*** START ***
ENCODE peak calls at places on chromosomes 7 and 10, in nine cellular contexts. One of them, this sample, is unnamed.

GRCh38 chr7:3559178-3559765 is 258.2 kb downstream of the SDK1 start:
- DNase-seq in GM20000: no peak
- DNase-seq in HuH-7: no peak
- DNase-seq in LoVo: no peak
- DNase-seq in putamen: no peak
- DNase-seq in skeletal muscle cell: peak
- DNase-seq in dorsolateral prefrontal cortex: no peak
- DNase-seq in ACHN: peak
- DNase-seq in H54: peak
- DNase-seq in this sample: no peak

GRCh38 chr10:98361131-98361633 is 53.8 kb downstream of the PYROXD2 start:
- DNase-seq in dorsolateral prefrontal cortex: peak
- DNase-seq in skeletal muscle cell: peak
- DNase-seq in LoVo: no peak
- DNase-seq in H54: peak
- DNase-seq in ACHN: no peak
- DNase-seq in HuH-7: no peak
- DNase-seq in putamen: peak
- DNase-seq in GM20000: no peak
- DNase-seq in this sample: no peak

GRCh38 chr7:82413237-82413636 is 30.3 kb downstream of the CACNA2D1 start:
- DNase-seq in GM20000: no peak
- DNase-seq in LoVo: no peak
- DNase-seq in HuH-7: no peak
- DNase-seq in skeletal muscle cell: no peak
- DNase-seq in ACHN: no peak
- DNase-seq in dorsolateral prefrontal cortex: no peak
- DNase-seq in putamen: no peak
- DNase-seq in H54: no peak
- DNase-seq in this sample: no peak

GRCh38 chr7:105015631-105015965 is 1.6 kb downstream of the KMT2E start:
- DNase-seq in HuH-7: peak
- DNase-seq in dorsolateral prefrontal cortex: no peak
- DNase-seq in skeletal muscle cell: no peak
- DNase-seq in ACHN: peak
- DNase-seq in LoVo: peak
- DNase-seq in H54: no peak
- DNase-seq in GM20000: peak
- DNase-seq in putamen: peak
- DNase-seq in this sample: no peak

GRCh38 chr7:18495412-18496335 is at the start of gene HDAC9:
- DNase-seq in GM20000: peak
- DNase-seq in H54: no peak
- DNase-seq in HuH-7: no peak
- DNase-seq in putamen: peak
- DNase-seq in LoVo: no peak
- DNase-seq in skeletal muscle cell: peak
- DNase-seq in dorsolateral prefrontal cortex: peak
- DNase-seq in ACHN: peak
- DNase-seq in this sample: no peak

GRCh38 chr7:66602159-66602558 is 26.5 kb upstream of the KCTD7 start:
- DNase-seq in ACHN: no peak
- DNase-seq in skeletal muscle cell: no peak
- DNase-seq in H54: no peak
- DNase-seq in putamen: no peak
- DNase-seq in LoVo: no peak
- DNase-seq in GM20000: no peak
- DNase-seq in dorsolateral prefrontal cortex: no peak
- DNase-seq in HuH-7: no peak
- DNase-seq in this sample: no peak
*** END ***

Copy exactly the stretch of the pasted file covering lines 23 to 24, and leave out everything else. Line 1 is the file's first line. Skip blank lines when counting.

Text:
- DNase-seq in GM20000: no peak
- DNase-seq in LoVo: no peak